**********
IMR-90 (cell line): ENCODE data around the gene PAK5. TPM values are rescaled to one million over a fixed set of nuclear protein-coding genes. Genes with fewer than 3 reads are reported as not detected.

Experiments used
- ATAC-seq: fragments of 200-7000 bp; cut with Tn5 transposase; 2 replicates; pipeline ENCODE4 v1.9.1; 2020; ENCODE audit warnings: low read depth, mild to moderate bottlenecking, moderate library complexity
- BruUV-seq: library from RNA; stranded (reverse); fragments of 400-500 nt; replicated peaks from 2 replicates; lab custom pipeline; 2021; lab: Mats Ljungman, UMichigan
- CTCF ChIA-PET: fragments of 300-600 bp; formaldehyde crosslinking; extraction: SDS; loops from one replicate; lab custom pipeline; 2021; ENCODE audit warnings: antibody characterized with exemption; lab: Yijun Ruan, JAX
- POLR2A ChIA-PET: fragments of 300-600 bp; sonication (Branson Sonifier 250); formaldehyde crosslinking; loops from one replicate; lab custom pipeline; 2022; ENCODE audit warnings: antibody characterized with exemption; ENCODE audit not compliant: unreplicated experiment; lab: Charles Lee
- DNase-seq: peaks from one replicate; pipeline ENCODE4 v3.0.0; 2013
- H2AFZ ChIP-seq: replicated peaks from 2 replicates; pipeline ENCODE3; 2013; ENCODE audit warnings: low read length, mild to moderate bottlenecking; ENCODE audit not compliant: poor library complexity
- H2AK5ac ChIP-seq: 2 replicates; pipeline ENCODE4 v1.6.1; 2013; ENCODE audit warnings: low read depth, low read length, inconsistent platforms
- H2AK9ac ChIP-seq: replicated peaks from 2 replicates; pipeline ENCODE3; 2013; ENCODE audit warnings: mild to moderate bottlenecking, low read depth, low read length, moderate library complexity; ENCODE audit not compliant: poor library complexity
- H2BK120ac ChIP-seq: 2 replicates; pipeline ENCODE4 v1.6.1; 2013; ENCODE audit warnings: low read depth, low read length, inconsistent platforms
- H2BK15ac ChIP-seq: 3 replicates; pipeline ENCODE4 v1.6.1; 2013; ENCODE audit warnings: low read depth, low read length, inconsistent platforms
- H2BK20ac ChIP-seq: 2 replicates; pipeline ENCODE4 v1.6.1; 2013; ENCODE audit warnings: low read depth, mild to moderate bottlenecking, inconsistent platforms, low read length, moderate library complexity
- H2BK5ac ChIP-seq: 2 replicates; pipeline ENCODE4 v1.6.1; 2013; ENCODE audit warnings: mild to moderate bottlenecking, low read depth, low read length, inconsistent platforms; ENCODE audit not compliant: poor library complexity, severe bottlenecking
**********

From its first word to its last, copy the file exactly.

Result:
IMR-90 (cell line): ENCODE data around the gene PAK5. TPM values are rescaled to one million over a fixed set of nuclear protein-coding genes. Genes with fewer than 3 reads are reported as not detected.

Experiments used
- ATAC-seq: fragments of 200-7000 bp; cut with Tn5 transposase; 2 replicates; pipeline ENCODE4 v1.9.1; 2020; ENCODE audit warnings: low read depth, mild to moderate bottlenecking, moderate library complexity
- BruUV-seq: library from RNA; stranded (reverse); fragments of 400-500 nt; replicated peaks from 2 replicates; lab custom pipeline; 2021; lab: Mats Ljungman, UMichigan
- CTCF ChIA-PET: fragments of 300-600 bp; formaldehyde crosslinking; extraction: SDS; loops from one replicate; lab custom pipeline; 2021; ENCODE audit warnings: antibody characterized with exemption; lab: Yijun Ruan, JAX
- POLR2A ChIA-PET: fragments of 300-600 bp; sonication (Branson Sonifier 250); formaldehyde crosslinking; loops from one replicate; lab custom pipeline; 2022; ENCODE audit warnings: antibody characterized with exemption; ENCODE audit not compliant: unreplicated experiment; lab: Charles Lee
- DNase-seq: peaks from one replicate; pipeline ENCODE4 v3.0.0; 2013
- H2AFZ ChIP-seq: replicated peaks from 2 replicates; pipeline ENCODE3; 2013; ENCODE audit warnings: low read length, mild to moderate bottlenecking; ENCODE audit not compliant: poor library complexity
- H2AK5ac ChIP-seq: 2 replicates; pipeline ENCODE4 v1.6.1; 2013; ENCODE audit warnings: low read depth, low read length, inconsistent platforms
- H2AK9ac ChIP-seq: replicated peaks from 2 replicates; pipeline ENCODE3; 2013; ENCODE audit warnings: mild to moderate bottlenecking, low read depth, low read length, moderate library complexity; ENCODE audit not compliant: poor library complexity
- H2BK120ac ChIP-seq: 2 replicates; pipeline ENCODE4 v1.6.1; 2013; ENCODE audit warnings: low read depth, low read length, inconsistent platforms
- H2BK15ac ChIP-seq: 3 replicates; pipeline ENCODE4 v1.6.1; 2013; ENCODE audit warnings: low read depth, low read length, inconsistent platforms
- H2BK20ac ChIP-seq: 2 replicates; pipeline ENCODE4 v1.6.1; 2013; ENCODE audit warnings: low read depth, mild to moderate bottlenecking, inconsistent platforms, low read length, moderate library complexity
- H2BK5ac ChIP-seq: 2 replicates; pipeline ENCODE4 v1.6.1; 2013; ENCODE audit warnings: mild to moderate bottlenecking, low read depth, low read length, inconsistent platforms; ENCODE audit not compliant: poor library complexity, severe bottlenecking